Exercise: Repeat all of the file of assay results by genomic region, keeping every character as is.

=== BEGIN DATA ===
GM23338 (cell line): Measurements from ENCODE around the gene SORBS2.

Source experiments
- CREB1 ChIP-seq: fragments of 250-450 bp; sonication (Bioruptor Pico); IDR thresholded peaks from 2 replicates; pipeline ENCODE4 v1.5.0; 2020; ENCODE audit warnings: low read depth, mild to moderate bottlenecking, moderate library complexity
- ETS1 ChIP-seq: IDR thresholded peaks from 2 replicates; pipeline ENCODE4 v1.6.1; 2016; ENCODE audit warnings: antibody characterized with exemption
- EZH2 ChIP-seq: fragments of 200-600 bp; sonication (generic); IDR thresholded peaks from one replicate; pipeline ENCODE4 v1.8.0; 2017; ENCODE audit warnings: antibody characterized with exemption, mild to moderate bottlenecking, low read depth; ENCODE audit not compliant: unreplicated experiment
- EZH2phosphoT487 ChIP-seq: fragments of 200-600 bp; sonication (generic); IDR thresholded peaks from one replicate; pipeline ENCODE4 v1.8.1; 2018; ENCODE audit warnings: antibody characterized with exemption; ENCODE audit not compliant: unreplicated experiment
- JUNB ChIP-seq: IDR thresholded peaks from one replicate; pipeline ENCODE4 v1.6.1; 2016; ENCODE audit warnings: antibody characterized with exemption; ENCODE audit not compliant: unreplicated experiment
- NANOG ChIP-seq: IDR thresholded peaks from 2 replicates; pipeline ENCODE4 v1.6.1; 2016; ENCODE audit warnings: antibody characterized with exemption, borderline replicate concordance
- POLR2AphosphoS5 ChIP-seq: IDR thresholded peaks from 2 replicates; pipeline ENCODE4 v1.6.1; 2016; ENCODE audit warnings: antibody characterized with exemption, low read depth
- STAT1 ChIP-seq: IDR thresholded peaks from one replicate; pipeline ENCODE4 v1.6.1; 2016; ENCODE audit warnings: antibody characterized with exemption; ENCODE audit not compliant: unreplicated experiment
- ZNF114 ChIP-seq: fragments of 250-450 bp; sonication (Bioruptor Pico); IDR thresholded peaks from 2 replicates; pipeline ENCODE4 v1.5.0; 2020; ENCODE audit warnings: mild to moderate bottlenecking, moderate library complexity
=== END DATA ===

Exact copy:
GM23338 (cell line): Measurements from ENCODE around the gene SORBS2.

Source experiments
- CREB1 ChIP-seq: fragments of 250-450 bp; sonication (Bioruptor Pico); IDR thresholded peaks from 2 replicates; pipeline ENCODE4 v1.5.0; 2020; ENCODE audit warnings: low read depth, mild to moderate bottlenecking, moderate library complexity
- ETS1 ChIP-seq: IDR thresholded peaks from 2 replicates; pipeline ENCODE4 v1.6.1; 2016; ENCODE audit warnings: antibody characterized with exemption
- EZH2 ChIP-seq: fragments of 200-600 bp; sonication (generic); IDR thresholded peaks from one replicate; pipeline ENCODE4 v1.8.0; 2017; ENCODE audit warnings: antibody characterized with exemption, mild to moderate bottlenecking, low read depth; ENCODE audit not compliant: unreplicated experiment
- EZH2phosphoT487 ChIP-seq: fragments of 200-600 bp; sonication (generic); IDR thresholded peaks from one replicate; pipeline ENCODE4 v1.8.1; 2018; ENCODE audit warnings: antibody characterized with exemption; ENCODE audit not compliant: unreplicated experiment
- JUNB ChIP-seq: IDR thresholded peaks from one replicate; pipeline ENCODE4 v1.6.1; 2016; ENCODE audit warnings: antibody characterized with exemption; ENCODE audit not compliant: unreplicated experiment
- NANOG ChIP-seq: IDR thresholded peaks from 2 replicates; pipeline ENCODE4 v1.6.1; 2016; ENCODE audit warnings: antibody characterized with exemption, borderline replicate concordance
- POLR2AphosphoS5 ChIP-seq: IDR thresholded peaks from 2 replicates; pipeline ENCODE4 v1.6.1; 2016; ENCODE audit warnings: antibody characterized with exemption, low read depth
- STAT1 ChIP-seq: IDR thresholded peaks from one replicate; pipeline ENCODE4 v1.6.1; 2016; ENCODE audit warnings: antibody characterized with exemption; ENCODE audit not compliant: unreplicated experiment
- ZNF114 ChIP-seq: fragments of 250-450 bp; sonication (Bioruptor Pico); IDR thresholded peaks from 2 replicates; pipeline ENCODE4 v1.5.0; 2020; ENCODE audit warnings: mild to moderate bottlenecking, moderate library complexity